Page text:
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Pope Francis speaking with Hungarian Jesuits, April 2023Screenshot/Antonio Spadaro Twitter

BUDAPEST, Hungary (LifeSiteNews) –– Pope Francis has once more issued strong criticisms of Catholics devoted to the traditional liturgy and practice of the Church, stating that the “incredible support for restorationism” is a “nostalgic disease.”

The pope’s comments came as part of the private conversation he held with Jesuits in Hungary on April 29, as part of his now-customary meeting with Jesuits of the respective province during a papal trip. 

Addressing the Jesuits, Francis spoke about the “danger” of “indietrismo” or “going backwards,” which he said was in opposition to the Second Vatican Council. The statement came in response to a question on how to “reconcile the Church and the reality that is already beyond the modern?” “How do we find God’s voice while loving our time?,” the Jesuits asked.

“I wouldn’t know how to answer that theoretically, but I certainly know that the Council is still in the process of implementation,” replied Francis.

Stating how it “takes a century for a Council to be assimilated,” the pope took aim at Catholics devoted to the traditional Mass and liturgical practice, adding that “I know the resistance is terrible.”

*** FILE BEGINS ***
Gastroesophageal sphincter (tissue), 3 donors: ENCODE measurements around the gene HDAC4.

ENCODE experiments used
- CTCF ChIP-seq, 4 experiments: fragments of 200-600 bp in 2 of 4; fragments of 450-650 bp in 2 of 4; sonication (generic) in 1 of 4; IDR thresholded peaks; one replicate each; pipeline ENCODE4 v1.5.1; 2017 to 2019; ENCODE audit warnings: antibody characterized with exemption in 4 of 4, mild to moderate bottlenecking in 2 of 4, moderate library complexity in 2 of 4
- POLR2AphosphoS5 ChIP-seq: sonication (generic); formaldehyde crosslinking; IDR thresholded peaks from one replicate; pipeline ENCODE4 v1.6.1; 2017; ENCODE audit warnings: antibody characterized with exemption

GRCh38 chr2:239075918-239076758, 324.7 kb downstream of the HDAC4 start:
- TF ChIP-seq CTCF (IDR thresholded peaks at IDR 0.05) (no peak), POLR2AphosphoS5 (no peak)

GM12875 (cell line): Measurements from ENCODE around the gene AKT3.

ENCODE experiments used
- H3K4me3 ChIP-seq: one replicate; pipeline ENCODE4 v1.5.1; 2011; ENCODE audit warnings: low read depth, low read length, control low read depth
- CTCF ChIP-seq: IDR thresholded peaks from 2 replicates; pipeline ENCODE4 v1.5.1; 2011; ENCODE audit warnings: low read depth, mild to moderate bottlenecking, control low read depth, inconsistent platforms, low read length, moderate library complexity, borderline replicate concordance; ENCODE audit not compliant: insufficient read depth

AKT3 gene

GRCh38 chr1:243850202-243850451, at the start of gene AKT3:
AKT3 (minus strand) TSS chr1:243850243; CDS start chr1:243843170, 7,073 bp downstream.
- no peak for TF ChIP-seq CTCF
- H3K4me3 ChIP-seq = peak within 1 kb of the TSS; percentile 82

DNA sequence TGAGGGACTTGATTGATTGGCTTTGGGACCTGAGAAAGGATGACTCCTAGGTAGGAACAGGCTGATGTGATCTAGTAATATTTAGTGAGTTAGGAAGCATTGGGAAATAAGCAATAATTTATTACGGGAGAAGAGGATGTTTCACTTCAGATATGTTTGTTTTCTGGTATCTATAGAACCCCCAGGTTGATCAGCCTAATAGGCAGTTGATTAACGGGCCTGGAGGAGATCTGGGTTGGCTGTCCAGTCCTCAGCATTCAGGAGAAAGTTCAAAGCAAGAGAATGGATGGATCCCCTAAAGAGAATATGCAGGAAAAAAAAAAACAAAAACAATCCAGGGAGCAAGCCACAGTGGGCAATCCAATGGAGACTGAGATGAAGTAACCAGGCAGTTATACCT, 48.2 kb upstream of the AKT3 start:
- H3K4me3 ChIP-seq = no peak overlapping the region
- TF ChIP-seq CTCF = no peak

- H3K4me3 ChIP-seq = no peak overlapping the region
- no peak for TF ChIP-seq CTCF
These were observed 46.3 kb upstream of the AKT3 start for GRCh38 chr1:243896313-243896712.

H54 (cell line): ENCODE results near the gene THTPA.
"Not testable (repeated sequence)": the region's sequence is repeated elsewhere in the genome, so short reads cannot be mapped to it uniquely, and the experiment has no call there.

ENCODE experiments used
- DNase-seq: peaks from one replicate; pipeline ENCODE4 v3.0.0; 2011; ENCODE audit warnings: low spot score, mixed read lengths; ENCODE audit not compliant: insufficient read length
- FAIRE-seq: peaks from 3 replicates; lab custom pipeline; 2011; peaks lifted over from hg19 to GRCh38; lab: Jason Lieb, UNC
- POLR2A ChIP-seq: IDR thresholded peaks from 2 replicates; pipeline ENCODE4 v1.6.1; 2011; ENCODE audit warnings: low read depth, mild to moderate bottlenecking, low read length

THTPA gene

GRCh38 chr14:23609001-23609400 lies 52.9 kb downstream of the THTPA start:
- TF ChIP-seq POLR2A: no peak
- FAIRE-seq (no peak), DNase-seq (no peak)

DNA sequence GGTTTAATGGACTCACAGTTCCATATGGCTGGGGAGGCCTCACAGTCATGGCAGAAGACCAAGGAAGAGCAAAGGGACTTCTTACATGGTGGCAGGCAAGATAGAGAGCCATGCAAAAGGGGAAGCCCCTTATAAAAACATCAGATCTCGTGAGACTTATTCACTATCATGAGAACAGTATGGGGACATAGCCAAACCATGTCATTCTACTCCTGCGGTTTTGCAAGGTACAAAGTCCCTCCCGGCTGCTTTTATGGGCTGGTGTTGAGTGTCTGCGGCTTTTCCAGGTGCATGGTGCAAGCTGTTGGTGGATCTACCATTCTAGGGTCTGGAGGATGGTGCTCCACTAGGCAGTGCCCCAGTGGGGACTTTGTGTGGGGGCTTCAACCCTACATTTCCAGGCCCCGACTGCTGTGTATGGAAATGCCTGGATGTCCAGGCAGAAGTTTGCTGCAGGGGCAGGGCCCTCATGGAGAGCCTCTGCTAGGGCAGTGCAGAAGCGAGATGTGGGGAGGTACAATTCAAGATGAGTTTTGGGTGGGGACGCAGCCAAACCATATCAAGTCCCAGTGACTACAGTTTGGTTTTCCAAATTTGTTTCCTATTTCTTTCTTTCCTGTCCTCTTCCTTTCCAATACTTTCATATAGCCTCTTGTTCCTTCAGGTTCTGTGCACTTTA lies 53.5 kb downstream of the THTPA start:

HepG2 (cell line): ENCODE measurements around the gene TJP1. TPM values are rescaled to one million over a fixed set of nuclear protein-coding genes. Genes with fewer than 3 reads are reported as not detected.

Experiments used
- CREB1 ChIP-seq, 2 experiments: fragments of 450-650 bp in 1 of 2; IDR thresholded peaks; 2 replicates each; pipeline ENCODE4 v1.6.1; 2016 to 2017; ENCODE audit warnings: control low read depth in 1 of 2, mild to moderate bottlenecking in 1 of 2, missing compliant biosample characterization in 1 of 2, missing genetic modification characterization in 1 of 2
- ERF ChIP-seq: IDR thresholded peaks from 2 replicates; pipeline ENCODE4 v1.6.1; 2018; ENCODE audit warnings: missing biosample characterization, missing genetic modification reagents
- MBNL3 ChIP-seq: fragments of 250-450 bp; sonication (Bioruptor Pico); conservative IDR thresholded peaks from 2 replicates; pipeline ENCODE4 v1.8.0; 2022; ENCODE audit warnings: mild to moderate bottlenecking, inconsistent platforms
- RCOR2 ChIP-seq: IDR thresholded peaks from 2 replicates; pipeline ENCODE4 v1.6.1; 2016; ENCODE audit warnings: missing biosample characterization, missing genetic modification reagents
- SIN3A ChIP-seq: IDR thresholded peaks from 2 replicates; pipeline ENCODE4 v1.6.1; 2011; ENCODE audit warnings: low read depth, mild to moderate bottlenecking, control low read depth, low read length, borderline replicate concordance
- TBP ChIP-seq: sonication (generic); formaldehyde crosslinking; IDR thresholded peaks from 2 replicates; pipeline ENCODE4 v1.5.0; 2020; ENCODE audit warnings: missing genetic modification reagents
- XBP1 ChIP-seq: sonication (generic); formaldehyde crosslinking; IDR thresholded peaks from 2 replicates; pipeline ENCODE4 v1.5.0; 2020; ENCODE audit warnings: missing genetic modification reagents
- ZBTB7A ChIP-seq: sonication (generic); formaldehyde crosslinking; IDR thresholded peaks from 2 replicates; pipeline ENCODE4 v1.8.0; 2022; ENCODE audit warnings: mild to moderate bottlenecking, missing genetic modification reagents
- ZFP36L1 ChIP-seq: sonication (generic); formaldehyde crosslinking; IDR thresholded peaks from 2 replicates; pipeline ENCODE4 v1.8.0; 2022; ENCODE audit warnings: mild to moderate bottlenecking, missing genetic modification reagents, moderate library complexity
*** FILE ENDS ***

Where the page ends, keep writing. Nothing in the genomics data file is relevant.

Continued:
There is incredible support for restorationism. What I call ‘indietrism,’ as the Letter to the Hebrews 10:39 says: ‘We, however, are not of those who turn back.’

The flow of history and grace goes from down up like the sap of a tree bearing fruit. But without this flow you remain a mummy. Going backwards does not preserve life, ever.

As has become commonplace in such statements, Francis referenced the writing of St. Vincent of Lérins on doctrine, arguing how “he says that even the dogma of the Christian religion progresses, consolidating with the years, developing with time, deepening with age.” 

Such a change would be “from the bottom up,” said Francis, before stating that “the danger today is indietrism, the reaction against the modern. It is a nostalgic disease.” 

Expanding on this theme, Francis argued that the “nostalgic disease” of “indietrism” prompted him to issue his restrictions on the traditional Mass in 2021 – restrictions which have only grown subsequently. He stated:

This is why I have decided that it is now obligatory to obtain the concession to celebrate according to the Roman Missal of 1962 for all newly consecrated priests. After all the necessary consultations, I decided this because I saw that pastoral measure well done by John Paul II and Benedict XVI was being used in an ideological way, to go backwards. It was necessary to stop this backwardness, which was not in the pastoral vision of my predecessors.

The pope’s July 2021 motu proprio Traditionis Custodes contained, as he referenced, the stipulation for any priest ordained after the document was published to have to request permission to say the traditional Mass which the Church has used for centuries.

St. Vincent of Lerins – the misused saint?